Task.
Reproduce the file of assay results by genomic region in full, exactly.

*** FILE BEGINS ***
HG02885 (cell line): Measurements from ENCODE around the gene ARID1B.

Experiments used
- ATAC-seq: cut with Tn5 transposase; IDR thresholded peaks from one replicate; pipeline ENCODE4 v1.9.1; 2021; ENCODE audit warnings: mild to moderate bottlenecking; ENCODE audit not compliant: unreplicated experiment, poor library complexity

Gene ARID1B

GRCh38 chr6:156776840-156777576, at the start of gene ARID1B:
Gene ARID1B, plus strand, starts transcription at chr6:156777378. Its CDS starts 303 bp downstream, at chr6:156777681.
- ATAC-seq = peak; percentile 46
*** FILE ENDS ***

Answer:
HG02885 (cell line): Measurements from ENCODE around the gene ARID1B.

Experiments used
- ATAC-seq: cut with Tn5 transposase; IDR thresholded peaks from one replicate; pipeline ENCODE4 v1.9.1; 2021; ENCODE audit warnings: mild to moderate bottlenecking; ENCODE audit not compliant: unreplicated experiment, poor library complexity

Gene ARID1B

GRCh38 chr6:156776840-156777576, at the start of gene ARID1B:
Gene ARID1B, plus strand, starts transcription at chr6:156777378. Its CDS starts 303 bp downstream, at chr6:156777681.
- ATAC-seq = peak; percentile 46